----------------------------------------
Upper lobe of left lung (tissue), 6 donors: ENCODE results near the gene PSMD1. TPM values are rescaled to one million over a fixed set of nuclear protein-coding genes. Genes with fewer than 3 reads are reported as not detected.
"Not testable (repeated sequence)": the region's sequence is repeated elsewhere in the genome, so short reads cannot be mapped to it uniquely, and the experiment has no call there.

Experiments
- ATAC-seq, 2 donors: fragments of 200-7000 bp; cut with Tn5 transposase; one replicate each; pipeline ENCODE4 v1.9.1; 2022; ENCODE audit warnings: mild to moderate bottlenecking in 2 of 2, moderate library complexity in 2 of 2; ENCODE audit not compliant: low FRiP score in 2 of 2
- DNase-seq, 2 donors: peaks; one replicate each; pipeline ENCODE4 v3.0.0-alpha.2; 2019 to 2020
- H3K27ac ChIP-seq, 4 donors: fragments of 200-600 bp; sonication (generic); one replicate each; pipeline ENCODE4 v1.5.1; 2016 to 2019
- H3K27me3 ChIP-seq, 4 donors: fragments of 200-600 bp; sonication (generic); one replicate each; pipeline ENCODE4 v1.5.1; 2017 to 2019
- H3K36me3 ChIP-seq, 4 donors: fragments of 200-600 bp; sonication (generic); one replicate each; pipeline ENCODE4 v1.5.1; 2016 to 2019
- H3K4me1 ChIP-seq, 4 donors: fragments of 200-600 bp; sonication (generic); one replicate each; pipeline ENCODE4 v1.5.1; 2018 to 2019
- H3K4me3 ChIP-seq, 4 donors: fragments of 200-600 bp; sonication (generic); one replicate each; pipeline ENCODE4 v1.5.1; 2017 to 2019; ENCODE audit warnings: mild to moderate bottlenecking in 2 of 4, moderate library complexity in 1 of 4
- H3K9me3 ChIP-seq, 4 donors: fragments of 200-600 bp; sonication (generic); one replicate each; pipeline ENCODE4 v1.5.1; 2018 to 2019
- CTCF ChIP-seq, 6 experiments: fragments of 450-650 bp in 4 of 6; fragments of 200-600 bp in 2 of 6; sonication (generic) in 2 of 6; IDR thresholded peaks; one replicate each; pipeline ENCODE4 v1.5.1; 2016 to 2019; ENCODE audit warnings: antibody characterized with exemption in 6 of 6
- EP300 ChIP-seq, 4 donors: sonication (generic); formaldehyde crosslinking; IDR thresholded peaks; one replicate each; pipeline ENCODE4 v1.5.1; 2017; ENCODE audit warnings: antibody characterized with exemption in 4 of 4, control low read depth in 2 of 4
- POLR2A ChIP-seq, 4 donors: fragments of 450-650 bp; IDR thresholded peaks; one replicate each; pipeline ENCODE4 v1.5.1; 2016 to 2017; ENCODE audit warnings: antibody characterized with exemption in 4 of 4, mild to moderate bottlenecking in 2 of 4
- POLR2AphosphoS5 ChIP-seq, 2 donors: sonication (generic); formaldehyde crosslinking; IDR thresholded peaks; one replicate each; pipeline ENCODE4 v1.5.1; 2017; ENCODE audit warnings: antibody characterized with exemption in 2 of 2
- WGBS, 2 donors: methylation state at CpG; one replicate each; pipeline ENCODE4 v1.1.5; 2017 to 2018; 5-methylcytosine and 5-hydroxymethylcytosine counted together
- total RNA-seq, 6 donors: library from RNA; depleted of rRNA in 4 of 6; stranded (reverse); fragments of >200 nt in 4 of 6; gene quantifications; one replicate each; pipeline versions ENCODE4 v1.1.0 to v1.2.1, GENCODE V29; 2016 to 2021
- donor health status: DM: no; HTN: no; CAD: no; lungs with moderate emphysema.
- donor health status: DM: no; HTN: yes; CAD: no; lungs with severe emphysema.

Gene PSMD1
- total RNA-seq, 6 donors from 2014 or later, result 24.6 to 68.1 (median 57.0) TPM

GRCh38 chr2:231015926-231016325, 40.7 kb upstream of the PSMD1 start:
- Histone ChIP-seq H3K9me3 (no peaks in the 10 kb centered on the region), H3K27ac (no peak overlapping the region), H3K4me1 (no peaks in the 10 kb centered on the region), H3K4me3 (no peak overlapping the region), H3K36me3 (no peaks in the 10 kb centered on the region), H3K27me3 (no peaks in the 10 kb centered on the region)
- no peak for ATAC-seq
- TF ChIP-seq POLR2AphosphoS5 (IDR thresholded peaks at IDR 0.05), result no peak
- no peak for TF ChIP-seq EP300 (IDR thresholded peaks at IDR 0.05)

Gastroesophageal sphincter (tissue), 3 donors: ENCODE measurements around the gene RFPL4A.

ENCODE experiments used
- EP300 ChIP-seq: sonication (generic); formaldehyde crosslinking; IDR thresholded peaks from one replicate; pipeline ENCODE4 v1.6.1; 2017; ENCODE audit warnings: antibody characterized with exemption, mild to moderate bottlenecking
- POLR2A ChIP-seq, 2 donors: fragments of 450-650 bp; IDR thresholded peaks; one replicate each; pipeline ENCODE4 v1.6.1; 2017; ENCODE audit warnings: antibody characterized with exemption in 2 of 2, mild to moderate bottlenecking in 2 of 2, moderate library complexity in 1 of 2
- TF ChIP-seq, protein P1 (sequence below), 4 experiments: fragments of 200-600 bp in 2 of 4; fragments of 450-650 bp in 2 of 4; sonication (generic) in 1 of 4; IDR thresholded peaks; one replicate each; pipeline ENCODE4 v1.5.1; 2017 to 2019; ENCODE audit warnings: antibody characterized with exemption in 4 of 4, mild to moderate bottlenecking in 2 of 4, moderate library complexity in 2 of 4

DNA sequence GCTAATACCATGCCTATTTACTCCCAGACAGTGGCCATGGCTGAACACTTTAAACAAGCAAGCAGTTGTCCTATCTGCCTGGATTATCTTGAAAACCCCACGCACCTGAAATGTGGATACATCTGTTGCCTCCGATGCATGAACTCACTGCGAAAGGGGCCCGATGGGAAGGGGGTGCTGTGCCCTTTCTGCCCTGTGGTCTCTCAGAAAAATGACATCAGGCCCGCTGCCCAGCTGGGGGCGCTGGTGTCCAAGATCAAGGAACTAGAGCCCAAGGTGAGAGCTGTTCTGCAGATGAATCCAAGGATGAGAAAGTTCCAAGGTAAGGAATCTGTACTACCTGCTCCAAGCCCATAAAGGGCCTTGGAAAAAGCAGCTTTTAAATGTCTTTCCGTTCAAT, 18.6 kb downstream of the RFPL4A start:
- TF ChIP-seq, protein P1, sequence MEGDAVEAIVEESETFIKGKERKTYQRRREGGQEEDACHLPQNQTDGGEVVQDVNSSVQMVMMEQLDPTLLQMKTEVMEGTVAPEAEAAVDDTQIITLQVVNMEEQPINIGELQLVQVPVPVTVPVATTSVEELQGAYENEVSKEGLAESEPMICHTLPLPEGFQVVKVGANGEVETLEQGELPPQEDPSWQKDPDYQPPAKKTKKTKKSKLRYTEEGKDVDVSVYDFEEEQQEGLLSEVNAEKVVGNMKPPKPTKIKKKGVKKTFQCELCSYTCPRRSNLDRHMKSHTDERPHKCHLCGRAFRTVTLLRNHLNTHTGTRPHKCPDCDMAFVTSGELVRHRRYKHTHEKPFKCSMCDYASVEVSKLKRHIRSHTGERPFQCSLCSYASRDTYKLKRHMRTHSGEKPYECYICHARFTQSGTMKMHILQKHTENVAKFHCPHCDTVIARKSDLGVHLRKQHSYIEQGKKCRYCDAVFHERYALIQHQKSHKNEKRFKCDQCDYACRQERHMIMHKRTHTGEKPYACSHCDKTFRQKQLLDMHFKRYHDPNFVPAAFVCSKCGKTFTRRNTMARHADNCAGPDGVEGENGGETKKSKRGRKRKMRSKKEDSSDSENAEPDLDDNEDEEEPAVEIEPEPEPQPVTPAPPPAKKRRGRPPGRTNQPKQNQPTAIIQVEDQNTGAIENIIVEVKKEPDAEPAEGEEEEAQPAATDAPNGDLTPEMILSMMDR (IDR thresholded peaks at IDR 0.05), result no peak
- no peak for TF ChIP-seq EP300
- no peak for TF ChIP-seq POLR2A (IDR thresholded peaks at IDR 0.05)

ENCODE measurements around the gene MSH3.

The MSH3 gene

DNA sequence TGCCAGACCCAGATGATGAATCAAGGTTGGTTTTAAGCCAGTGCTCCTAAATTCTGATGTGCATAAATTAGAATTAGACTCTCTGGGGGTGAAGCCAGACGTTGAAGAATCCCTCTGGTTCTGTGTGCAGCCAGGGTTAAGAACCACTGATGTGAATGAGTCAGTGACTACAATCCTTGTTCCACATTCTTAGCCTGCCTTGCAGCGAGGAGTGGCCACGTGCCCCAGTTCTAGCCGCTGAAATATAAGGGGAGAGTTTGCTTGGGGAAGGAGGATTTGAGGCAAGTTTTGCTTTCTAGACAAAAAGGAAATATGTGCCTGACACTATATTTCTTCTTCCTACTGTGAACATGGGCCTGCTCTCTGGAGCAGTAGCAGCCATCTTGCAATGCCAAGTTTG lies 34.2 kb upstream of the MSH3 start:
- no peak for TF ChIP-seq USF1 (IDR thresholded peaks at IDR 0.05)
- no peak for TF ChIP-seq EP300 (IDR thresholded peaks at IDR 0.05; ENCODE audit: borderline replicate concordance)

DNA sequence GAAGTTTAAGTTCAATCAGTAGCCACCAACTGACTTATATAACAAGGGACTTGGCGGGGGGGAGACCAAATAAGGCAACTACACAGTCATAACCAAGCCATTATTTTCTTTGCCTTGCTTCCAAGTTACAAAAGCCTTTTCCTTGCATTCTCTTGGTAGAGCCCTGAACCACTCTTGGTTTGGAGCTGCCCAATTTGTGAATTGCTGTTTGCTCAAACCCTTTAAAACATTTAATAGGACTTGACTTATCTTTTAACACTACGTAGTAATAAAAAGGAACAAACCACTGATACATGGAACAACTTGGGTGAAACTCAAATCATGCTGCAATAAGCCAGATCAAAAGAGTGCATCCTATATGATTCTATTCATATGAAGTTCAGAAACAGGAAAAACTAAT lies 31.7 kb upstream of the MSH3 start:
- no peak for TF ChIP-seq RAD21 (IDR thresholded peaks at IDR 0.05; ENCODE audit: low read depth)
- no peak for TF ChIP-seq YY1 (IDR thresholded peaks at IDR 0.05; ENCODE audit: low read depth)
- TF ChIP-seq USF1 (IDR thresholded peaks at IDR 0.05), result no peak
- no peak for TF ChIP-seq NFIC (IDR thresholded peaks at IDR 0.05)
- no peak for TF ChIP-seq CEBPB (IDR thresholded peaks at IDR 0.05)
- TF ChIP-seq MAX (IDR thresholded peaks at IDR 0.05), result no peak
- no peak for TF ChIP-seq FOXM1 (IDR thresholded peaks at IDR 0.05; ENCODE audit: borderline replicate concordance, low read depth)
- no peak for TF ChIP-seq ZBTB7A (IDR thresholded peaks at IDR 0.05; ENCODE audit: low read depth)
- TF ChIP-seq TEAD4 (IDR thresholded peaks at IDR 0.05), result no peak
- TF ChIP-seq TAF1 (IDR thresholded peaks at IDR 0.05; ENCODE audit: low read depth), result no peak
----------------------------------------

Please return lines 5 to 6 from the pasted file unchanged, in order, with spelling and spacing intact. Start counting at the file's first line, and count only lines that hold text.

- DNase-seq, 2 donors: peaks; one replicate each; pipeline ENCODE4 v3.0.0-alpha.2; 2019 to 2020
- H3K27ac ChIP-seq, 4 donors: fragments of 200-600 bp; sonication (generic); one replicate each; pipeline ENCODE4 v1.5.1; 2016 to 2019